LIBRARY CONSORTIUM CELEBRATES 30TH ANNIVERSARY
PREPARED BY ANN BRIODY, NORTH PARK COLLEGE - NOVEMBER 1995
Chicago, Ill. -- LIBRAS, a consortium of private college and university libraries in the Chicago metropolitan area, celebrates its 30th anniversary in December.The consortium provides students, staff, and faculty of the eighteen member colleges ans universities access to more than 2.8 million library volumes and over 14,7000 periodical titles.Last year LIBRAS logged 114,752 interlibrary loan transactions, added 81, 195 volumes to its collections, and spent over $3.5 million on library materials.Total expenditures across the consortium were nearly $11 million.
LIBRAS libraries served an FTE enrollment of 30,697 students.LIBRAS also supports pooled resources sch as a cooperative online catalog, computerized reference services, and audio visual/ media services. In addition, the consortium maintains training and continuing education opportunities for library staff members, and provides extended borrowing privileges to students and faculty of other member libraries.
LIBRAS was formed in 1965 when Paul Knapp, then librarian o George Williams College, called for an organization of small private liberal arts colleges.Two events prompted this call: the passage of the Higher Education Act by Congress and the establishment of a statewide network of public library systems by the Illinois General Assembly.The Higher Education Act promised substantial funds for improving educational institutions, with special provisions for libraries.The statewide network excluded direct participation by academic libraries.The availability of federal funds for cooperative projects and the exclusion of college libraries from the system membership set the stage for private library cooperation.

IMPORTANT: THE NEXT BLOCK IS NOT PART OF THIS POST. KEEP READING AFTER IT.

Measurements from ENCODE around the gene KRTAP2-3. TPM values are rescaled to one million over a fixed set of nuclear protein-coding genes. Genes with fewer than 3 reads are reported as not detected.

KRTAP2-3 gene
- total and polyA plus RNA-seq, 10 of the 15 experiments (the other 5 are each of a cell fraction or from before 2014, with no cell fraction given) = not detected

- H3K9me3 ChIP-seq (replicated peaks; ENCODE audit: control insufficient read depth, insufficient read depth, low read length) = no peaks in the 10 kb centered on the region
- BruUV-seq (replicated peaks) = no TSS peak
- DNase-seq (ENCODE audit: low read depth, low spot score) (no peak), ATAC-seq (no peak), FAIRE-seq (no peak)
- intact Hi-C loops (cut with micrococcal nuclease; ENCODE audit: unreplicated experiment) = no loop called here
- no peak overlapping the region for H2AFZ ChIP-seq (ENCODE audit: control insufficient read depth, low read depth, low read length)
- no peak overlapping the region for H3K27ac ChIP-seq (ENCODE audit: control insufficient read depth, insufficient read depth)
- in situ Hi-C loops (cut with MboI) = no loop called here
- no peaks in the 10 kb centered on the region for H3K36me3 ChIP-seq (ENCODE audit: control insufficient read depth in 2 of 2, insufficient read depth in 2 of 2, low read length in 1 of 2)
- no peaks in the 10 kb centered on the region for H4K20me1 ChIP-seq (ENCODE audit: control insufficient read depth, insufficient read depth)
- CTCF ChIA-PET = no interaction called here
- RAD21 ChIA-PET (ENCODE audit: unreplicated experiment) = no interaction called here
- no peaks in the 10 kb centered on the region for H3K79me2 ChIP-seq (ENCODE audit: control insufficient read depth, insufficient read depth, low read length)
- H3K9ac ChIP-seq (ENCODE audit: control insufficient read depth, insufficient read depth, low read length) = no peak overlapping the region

Seven institutions responded to the call and established the consortium.Two years later, in 1967, LIBRAS had an estimated 400 interlibrary loan transactions, added 26,935 volumes to its collections, and maintained 4,384 periodical subscriptions.LIBRAS libraries spent nearly $183,000 on materials and had total expenditures across the consortium of nearly $635,000.Total volumes held numbered about 568,000.
Three decades later LIBRAS has more than doubled in size to eighteen members and experienced substantial growth in all areas of activity.The roster of LIBRAS libraries includes charter members Aurora University, Elmhurst College, Illinois Benediction College, North Central College, and Wheaton College.College libraries which have joined LIBRAS since 1971 are Barat College, College of St. Francis, Columbia College, Concordia University, Judson College, Kendall College, Lake Forest College, Lewis University, North Park College, Rosary College, St. Xavier University, Trinity International University, and Trinity Christian College.
From the beginning, LIBRAS has engaged in a number of cooperative projects which enabled its member libraries to provide more resources for educational programs at their institutions.Initially, the consortium informally extended interlibrary loan privileges to undergraduate students.The first formal project was the compilation of a union list of serials.The first list was published with the assistance of he Illinois State Library.The union list became a card file which was updated regularly until it merged with the holdings of the Suburban Library Systems in 1978.The system continued to print and distribute this list in book format.The consortium currently lists its serials through SILO (Serials Illinois Online) and OCLC.